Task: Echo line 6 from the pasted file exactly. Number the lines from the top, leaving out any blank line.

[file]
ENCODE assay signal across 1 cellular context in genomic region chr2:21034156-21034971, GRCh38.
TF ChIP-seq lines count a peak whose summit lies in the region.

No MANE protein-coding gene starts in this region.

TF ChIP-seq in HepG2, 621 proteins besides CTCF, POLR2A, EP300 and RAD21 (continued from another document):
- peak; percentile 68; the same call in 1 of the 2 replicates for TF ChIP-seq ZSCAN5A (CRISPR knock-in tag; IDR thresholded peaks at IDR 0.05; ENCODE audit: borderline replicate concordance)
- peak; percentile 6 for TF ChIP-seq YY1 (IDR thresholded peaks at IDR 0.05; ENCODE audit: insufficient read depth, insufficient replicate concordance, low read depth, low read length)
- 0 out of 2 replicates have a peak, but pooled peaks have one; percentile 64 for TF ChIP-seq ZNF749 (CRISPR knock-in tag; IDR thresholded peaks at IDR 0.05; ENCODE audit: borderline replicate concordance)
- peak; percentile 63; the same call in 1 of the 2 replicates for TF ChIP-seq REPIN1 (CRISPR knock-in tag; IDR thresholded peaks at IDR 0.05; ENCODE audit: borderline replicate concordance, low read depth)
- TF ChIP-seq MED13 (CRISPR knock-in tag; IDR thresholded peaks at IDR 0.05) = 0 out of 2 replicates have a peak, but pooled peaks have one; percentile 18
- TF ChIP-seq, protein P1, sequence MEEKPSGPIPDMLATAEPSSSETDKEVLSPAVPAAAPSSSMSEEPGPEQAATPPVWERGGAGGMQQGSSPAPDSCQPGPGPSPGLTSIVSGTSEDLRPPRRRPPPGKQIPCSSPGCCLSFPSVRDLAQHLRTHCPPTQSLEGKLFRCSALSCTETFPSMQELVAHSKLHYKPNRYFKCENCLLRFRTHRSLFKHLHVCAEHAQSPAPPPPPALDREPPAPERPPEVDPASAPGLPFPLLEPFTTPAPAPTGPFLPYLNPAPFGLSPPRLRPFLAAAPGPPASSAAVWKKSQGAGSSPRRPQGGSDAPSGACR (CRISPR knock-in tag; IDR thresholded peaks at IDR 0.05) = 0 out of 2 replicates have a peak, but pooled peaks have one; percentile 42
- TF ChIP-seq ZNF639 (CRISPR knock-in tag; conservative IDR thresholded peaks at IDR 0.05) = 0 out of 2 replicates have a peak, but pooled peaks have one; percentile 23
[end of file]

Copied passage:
- peak; percentile 6 for TF ChIP-seq YY1 (IDR thresholded peaks at IDR 0.05; ENCODE audit: insufficient read depth, insufficient replicate concordance, low read depth, low read length)